: 4428–4431.PubMedCrossRefGoogle Scholar
Kubota Net al.
Structural characterization of natural and recombinant human granulocyte colony-stimulating factors.J Biochem (Tokyo)
: 486–492.Google Scholar
Arakawa T, Prestrelski SJ, Narhi LO, Boone TC, Kenney WC. Cysteine 17 of recombinant human granulocytecolony stimulating factor is partially solvent-exposed.J Protein Chem
: 525–531.PubMedCrossRefGoogle Scholar
Hill CP, Osslund TD, Eisenberg D. The structure of granulocyte-colony-stimulating factor and its relationship to other growth factors.Proc Natl Acad Sci USA
: 5167–5171.PubMedCrossRefGoogle Scholar
Oh-eda M, Hase S, Ono M, Ikenaka T. Structures of the sugar chains of recombinant human granulocyte-colony-stimulating factor produced by Chinese hamster ovary cells.J Biochem (Tokyo)
: 544–546.Google Scholar
Christi L, Clogston CL, Hu S, Boone TC, Lu HS. Glycosidase digestion, electrophoresis and chromatographic analysis of recombinant human granulocyte colony-stimulating factor glycoforms produced in Chinese hamster ovary cells.J Chromatogr
: 55–62.CrossRefGoogle Scholar
Oh-eda Met al.
Preparation of pyridylaminated O-linked sugar chains from glycoproteins blotted on a polyvinylidene difluoride membrane and application to human granulocyte colony-stimulating factor.Analytical Biochemistry
: 369–371.PubMedCrossRefGoogle Scholar
Nissen C, Dalle-Carbonare Y, Moser Y.In vitro
comparison of the biological potency of glycosylated versus non-glycosylated rG-CSF.Drug Invest
: 346–352.Google Scholar
Stute Net al.
Pharmacokinetics of subcutaneous recombinant human granulocyte colony-stimulating factor in children.Blood
: 2849–2854.PubMedGoogle Scholar
Pedrazzoli Pet al.
Effects of glycosylated and non-glycosylated G-CSFs, alone and in combination with other cytokines, on the growth of human progenitor cells.Anticancer Res
: 1781–1785.PubMedGoogle Scholar
Decleva E, Cramer R, Zabucchi G. Glycosylation improves the priming effect exerted by recombinant human granulocyte colony-stimulating factor (lenograstim) on human neutrophil superoxide production.Int J Tissue React
: 191–198.PubMedGoogle Scholar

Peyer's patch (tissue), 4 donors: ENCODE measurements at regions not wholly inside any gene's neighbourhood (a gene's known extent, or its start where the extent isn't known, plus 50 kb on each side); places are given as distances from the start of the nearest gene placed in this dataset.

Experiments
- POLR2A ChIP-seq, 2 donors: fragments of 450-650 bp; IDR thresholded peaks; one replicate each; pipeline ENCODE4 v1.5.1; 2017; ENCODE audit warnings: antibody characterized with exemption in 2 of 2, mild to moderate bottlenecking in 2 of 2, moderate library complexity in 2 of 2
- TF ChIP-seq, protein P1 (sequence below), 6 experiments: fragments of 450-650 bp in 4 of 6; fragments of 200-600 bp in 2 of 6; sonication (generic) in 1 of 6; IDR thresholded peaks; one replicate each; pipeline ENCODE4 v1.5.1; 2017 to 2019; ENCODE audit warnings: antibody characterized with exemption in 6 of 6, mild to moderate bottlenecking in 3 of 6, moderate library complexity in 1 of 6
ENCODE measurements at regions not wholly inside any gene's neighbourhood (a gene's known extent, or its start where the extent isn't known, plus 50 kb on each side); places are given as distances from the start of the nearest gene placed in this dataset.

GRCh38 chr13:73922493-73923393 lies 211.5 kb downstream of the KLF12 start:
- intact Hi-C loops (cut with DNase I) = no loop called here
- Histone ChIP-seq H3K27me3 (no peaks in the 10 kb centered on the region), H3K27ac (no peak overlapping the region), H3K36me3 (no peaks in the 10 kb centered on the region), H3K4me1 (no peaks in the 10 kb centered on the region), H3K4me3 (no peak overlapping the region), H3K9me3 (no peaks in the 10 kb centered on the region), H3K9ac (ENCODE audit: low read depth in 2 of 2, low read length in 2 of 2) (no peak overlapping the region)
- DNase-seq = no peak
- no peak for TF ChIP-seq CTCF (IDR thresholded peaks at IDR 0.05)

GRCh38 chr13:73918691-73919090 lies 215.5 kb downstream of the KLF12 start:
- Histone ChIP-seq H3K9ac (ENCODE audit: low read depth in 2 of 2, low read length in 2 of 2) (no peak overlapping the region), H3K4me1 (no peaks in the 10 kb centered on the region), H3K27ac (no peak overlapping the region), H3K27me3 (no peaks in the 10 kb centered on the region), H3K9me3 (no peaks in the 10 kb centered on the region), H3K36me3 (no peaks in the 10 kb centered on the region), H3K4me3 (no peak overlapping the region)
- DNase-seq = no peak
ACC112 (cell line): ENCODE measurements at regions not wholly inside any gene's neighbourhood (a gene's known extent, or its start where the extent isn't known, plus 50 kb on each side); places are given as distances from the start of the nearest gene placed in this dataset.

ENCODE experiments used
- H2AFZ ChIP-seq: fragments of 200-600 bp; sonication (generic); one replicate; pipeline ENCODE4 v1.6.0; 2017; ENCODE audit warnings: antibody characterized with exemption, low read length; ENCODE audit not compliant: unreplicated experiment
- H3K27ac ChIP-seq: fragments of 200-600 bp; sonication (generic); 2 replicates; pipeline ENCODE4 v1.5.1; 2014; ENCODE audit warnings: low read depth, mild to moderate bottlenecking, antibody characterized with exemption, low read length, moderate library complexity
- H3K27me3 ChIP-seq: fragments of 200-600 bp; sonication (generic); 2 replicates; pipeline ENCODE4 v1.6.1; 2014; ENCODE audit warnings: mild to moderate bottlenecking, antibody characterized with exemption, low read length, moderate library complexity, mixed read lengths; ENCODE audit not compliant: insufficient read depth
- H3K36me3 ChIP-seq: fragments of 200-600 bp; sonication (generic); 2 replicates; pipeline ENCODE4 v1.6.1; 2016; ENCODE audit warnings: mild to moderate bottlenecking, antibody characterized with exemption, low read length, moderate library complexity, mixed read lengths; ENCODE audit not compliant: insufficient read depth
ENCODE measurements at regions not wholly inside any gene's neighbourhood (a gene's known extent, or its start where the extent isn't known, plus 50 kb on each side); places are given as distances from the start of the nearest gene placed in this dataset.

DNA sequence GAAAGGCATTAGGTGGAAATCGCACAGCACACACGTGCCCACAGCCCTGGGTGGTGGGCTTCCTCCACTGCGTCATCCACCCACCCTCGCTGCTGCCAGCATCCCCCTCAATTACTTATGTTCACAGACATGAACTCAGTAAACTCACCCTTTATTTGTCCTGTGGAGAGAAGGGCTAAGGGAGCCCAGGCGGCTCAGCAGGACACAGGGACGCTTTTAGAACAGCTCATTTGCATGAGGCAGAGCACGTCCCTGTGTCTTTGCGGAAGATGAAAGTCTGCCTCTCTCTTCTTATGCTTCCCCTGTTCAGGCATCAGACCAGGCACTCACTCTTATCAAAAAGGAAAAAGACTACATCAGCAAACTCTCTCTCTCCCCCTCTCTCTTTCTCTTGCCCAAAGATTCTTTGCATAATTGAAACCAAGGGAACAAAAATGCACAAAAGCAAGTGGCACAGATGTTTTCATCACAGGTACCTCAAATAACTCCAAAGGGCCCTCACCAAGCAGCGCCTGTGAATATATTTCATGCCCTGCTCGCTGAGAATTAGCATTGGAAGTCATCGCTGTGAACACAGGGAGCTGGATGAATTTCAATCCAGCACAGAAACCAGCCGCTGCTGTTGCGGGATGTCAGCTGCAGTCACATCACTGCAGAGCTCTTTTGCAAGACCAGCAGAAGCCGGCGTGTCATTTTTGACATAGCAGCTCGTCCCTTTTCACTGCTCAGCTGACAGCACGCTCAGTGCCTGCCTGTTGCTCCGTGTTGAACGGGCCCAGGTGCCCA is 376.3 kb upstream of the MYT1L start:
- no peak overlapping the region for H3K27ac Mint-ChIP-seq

Mire-Sluis AR, Das RG, Thorpe R. The international standard for granulocyte colony stimulating factor (G-CSF). Evaluation in an international collaborative study.J Immunol Methods
: 117–126.PubMedCrossRefGoogle Scholar
Okabe Met al. In vitro
hematopoietic effect of mutant human granulocyte colony-stimulating factor.Blood
: 1788–1793.PubMedGoogle Scholar
Gisselbrecht Cet al.
A phase III randomised placebo-controlled study of lenograstim (glycosylated rHu-G-CSF) in 315 paediatric and adult autologous or allogeneic bone marrow transplant patients.Lancet
: 696.PubMedCrossRefGoogle Scholar
Tanaka Het al.
Three types of recombinant human granulocyte colony-stimulating factor have equivalent biological activities in monkeys.Cytokine
: 360–369.PubMedCrossRefGoogle Scholar
Nohynek GJ, Plard JP, Wells MY, Zerial A, Roquet F. Comparison of the potency of glycosylated and non-glycosylated recombinant human granulocyte colony-stimulating factors in neutropenic and non-neutropenic CD rats.Cancer Chemother Pharmacol
: 259–266.PubMedCrossRefGoogle Scholar
Roberts AWet al.
Broad inter-individual variations in circulating progenitor cell numbers induced by granulocyte colony-stimulating factor therapy.Stem Cells
: 512–516.PubMedCrossRefGoogle Scholar
Stroncek Det al.
Treatment of normal individual with granulocyte-colony-stimulating factor: Donor experiences and the effects on peripheral blood CD34+ cell counts on the collection of peripheral blood stem cells.Transfusion
: 601.PubMedCrossRefGoogle Scholar
Denzlinger Cet al.
Differential activation of the endogenous leukotriene biosynthesis by two different preparations of granulocyte-macrophage colony-stimulating factor in healthy volunteers.Blood
: 2007–2013.PubMedGoogle Scholar
Bonilla MAet al.
Long-term safety of treatment with recombinant human granulocyte colony-stimulating factor (r-metHuG-CSF) in patients with severe congenital neutropenias.Br J Haematol
: 723–730.PubMedGoogle Scholar
Donadieu Jet al.
A European phase II study of recombinant human granulocyte colony-stimulating factor (lenograstim) in the treatment of severe chronic neutropenia in children.Eur J Pediatr
: 693–700.PubMedCrossRefGoogle Scholar
Oh-Eda Met al.
O-linked sugar chain of human granulocyte colony-stimulating factor protects against polymerization and denaturation allowing it to retain its biological activity.J Biol Chem
: 11432–11435.PubMedGoogle Scholar
Kishita Met al.
Stability of G-CSF in serum.Clin Rep
: 1–4.Google Scholar
Mire-Sluis AR. Activity on cell lines: Stability of rG-CSFs in human serum.Int J Hematol
: S11-S12.Google Scholar
Gervais V, Zerial A, Oschkinat H. NMR investigations of the role of the sugar moiety in glycosylated recombinant human granulocyte-colony-stimulating factor.Eur J Biochem
: 386–395.PubMedCrossRefGoogle Scholar
Höglund M, Smedmyr B, Simonsson B, Tötterman T, Bengtsson M. Dose-dependent mobilisation of haematopoietic progenitor cells in healthy volunteers receiving glycosylated rHuG-CSF.Bone Marrow Transplant
: 19–27.PubMedGoogle Scholar
Kulkarni Set al.
Comparison of equal doses of lenograstim and filgrastim for mobilization of blood stem cells in patients with hematologic malignancies.Blood
(suppl 1): 4226a.Google Scholar
Saccardi R, Avanci G, Bezzini R. Mobilization of PBSC for hematological rescue: comparison between glycosylated and non-glycosylated G-CSF.Bone Marrow Transplant
(Suppl. 1): S11.Google Scholar